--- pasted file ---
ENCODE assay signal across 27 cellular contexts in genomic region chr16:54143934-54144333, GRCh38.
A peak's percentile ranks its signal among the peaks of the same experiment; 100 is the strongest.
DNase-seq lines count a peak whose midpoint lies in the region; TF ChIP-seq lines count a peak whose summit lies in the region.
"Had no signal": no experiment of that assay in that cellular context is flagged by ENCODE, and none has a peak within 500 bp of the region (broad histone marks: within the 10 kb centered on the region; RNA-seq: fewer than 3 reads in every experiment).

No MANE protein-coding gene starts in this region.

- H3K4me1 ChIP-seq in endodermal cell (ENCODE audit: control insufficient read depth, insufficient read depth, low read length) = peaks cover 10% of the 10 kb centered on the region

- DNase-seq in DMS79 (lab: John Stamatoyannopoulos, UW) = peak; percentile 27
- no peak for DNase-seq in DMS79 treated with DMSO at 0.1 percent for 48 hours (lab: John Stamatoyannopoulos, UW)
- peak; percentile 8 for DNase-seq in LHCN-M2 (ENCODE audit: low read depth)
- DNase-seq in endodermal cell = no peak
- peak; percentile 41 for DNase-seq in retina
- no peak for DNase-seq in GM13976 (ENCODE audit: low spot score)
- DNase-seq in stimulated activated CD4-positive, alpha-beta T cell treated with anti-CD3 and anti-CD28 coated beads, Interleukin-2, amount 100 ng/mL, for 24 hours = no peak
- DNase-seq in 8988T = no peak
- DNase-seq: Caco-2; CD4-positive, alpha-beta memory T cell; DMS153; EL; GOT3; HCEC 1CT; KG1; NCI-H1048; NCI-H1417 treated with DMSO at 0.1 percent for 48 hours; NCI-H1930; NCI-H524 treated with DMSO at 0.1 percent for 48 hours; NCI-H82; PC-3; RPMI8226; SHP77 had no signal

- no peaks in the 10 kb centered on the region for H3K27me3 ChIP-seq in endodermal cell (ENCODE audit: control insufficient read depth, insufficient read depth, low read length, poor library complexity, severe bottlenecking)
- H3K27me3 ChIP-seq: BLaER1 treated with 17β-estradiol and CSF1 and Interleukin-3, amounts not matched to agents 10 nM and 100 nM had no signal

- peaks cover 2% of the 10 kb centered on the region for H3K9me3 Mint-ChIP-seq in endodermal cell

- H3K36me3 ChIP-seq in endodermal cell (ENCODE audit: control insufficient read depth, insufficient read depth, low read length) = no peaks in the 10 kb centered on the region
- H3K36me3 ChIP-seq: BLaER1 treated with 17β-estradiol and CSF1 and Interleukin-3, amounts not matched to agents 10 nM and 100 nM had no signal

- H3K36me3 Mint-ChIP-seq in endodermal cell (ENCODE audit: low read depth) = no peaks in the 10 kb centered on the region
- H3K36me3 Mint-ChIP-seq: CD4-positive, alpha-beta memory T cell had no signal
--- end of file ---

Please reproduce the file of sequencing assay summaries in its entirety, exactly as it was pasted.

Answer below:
ENCODE assay signal across 27 cellular contexts in genomic region chr16:54143934-54144333, GRCh38.
A peak's percentile ranks its signal among the peaks of the same experiment; 100 is the strongest.
DNase-seq lines count a peak whose midpoint lies in the region; TF ChIP-seq lines count a peak whose summit lies in the region.
"Had no signal": no experiment of that assay in that cellular context is flagged by ENCODE, and none has a peak within 500 bp of the region (broad histone marks: within the 10 kb centered on the region; RNA-seq: fewer than 3 reads in every experiment).

No MANE protein-coding gene starts in this region.

- H3K4me1 ChIP-seq in endodermal cell (ENCODE audit: control insufficient read depth, insufficient read depth, low read length) = peaks cover 10% of the 10 kb centered on the region

- DNase-seq in DMS79 (lab: John Stamatoyannopoulos, UW) = peak; percentile 27
- no peak for DNase-seq in DMS79 treated with DMSO at 0.1 percent for 48 hours (lab: John Stamatoyannopoulos, UW)
- peak; percentile 8 for DNase-seq in LHCN-M2 (ENCODE audit: low read depth)
- DNase-seq in endodermal cell = no peak
- peak; percentile 41 for DNase-seq in retina
- no peak for DNase-seq in GM13976 (ENCODE audit: low spot score)
- DNase-seq in stimulated activated CD4-positive, alpha-beta T cell treated with anti-CD3 and anti-CD28 coated beads, Interleukin-2, amount 100 ng/mL, for 24 hours = no peak
- DNase-seq in 8988T = no peak
- DNase-seq: Caco-2; CD4-positive, alpha-beta memory T cell; DMS153; EL; GOT3; HCEC 1CT; KG1; NCI-H1048; NCI-H1417 treated with DMSO at 0.1 percent for 48 hours; NCI-H1930; NCI-H524 treated with DMSO at 0.1 percent for 48 hours; NCI-H82; PC-3; RPMI8226; SHP77 had no signal

- no peaks in the 10 kb centered on the region for H3K27me3 ChIP-seq in endodermal cell (ENCODE audit: control insufficient read depth, insufficient read depth, low read length, poor library complexity, severe bottlenecking)
- H3K27me3 ChIP-seq: BLaER1 treated with 17β-estradiol and CSF1 and Interleukin-3, amounts not matched to agents 10 nM and 100 nM had no signal

- peaks cover 2% of the 10 kb centered on the region for H3K9me3 Mint-ChIP-seq in endodermal cell

- H3K36me3 ChIP-seq in endodermal cell (ENCODE audit: control insufficient read depth, insufficient read depth, low read length) = no peaks in the 10 kb centered on the region
- H3K36me3 ChIP-seq: BLaER1 treated with 17β-estradiol and CSF1 and Interleukin-3, amounts not matched to agents 10 nM and 100 nM had no signal

- H3K36me3 Mint-ChIP-seq in endodermal cell (ENCODE audit: low read depth) = no peaks in the 10 kb centered on the region
- H3K36me3 Mint-ChIP-seq: CD4-positive, alpha-beta memory T cell had no signal